A group of prominent women in the Tory party have warned election strategist Lynton Crosby that personal attacks on Ed Miliband will backfire and put female voters off the Conservatives at the general election.
The MPs and peers, backed by women at grassroots level, believe that attempts to exploit the Labour leader's presentational difficulties in the run-up to the election will "turn off" the public and reinforce the Tories' image as the "nasty party".
On Friday Miliband confronted his own image problem head-on, amid growing worries in Labour ranks that his negative personal ratings could prove decisive next May. In a speech in London, he said David Cameron came to power in 2010 largely as a result of good presentation and the cultivation of a smooth image – an approach which he could not, and would not, try to imitate.
Admitting his own PR failings, he said: "If you want the politician from central casting, it's not me; it's the other guy. If you want a politician who thinks a good photo is the most important thing, then don't vote for me."
He continued: "I am not going to able to compete with that. And I don't intend to. I want to offer something different."
While Miliband's advisers believe being honest about his image will help people to identify with him as substantial, rather than a fake creation, Tory strategists think the Labour leader was digging himself into a deeper hole by highlighting a key reason why he is unelectable.
Crosby, the Australian brought in by Cameron to run the Tory campaign, is said to be preparing to focus heavily on Miliband's personal foibles and perceived weaknesses in a hard-hitting and personalised campaign. Images of Miliband struggling to eat a bacon sandwich and pulling strange faces, as well as sounding odd on television, are expected to feature heavily on campaign posters and in broadcast videos. But women say such an approach will not work, would be wrong and will not help the party attract more female MPs.
Niki Molnar, national chair of the Conservative Women's Organisation, a grassroots network that provides support and focus for women in the Tory party, said women in particular were "put off when elections descend into identity politics". While she blames the media in part, she believes political parties have a responsibility, too. "Women want to hear what someone will do for them and their family, not what shoes a politician is wearing, how they eat a bacon sandwich or where they went to school."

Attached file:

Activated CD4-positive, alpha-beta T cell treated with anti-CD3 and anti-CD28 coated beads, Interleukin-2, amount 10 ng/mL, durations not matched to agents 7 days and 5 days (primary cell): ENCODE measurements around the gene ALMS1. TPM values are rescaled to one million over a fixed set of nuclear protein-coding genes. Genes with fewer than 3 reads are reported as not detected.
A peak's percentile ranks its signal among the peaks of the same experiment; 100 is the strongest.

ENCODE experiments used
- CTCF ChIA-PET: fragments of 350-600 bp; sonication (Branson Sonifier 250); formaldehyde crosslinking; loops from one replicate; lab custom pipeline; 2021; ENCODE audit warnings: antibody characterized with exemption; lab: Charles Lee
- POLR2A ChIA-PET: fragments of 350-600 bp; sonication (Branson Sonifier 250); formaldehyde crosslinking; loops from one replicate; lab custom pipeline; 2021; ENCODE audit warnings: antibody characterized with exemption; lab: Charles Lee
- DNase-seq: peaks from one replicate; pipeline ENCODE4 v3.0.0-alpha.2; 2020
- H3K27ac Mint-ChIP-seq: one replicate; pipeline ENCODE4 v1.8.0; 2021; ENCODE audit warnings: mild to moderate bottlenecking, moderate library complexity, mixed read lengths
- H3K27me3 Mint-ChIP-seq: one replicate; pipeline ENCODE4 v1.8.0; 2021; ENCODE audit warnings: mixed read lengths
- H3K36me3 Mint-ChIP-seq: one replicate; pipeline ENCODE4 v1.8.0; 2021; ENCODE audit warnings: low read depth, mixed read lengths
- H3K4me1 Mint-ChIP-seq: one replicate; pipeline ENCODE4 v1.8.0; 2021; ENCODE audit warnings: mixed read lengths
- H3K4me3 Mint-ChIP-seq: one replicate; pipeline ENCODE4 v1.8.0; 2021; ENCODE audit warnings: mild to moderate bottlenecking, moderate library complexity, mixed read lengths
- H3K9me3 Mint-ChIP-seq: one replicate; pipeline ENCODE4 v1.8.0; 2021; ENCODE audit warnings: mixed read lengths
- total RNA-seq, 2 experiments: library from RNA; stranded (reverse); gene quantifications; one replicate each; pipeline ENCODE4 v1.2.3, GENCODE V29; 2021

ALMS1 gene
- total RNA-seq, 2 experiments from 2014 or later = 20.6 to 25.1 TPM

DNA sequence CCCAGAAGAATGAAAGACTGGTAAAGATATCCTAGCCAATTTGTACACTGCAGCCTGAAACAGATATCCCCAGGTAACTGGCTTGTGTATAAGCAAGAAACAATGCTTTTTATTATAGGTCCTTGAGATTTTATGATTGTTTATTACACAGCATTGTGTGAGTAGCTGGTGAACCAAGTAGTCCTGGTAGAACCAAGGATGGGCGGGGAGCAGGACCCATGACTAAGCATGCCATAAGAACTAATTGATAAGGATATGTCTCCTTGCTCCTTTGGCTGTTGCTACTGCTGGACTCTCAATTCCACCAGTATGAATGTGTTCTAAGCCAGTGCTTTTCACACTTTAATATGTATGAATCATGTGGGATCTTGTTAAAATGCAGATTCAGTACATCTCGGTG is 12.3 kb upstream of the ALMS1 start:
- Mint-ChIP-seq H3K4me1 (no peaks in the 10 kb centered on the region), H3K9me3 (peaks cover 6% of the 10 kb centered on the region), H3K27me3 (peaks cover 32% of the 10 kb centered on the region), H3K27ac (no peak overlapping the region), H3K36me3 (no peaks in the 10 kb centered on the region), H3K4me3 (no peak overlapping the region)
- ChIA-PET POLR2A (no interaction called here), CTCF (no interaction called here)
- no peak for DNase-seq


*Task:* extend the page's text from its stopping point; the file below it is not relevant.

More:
She added: "It's right that candidates question their opponent's policies, record and judgement but let's skip the debate about how they look. Labour's Crewe & Nantwich ("Lord Snooty") by-election campaign in 2008 showed that personality politics turn people off elections."
Baroness Anne Jenkin, co-founder of Women2Win, which campaigns to increase the number of women in parliament and public life, said women were not concerned by Miliband's oddities. "Personal attacks of any kind turn women off. Women don't mind him [Miliband] seeming weird, but they worry whether he is up to the job."
A former party vice-chairman, Margot James, who is now on the No 10 policy board, said it was not only unnecessary tactically to go for Miliband, but it would also be wrong: "Miliband's image is fairly well set with the public now. We don't need to do anything. But also it would be wrong. It is wrong to traduce people in the public space. And it will play badly with the voters."
Charlotte Leslie, who entered parliament in 2010 as Tory MP for Bristol North West, said that if Crosby ordered personal attacks on Miliband, voters would think the less of the Conservatives. "Negative campaigning never, ever works. If I were Crosby I would resist it. Miliband has given us a gift and we don't need to do anything but quietly accept it.
"The more we criticise him for how he looks or sounds, the more our opponents will say 'it's those horrible Tories again.' It would really demean us. We need to focus on the fact that he would screw up the country not on how he looks."
Tracey Crouch, Tory MP for Chatham and Aylesford agreed: "We should be focusing on his policies that would hit hard-working families not his personality."
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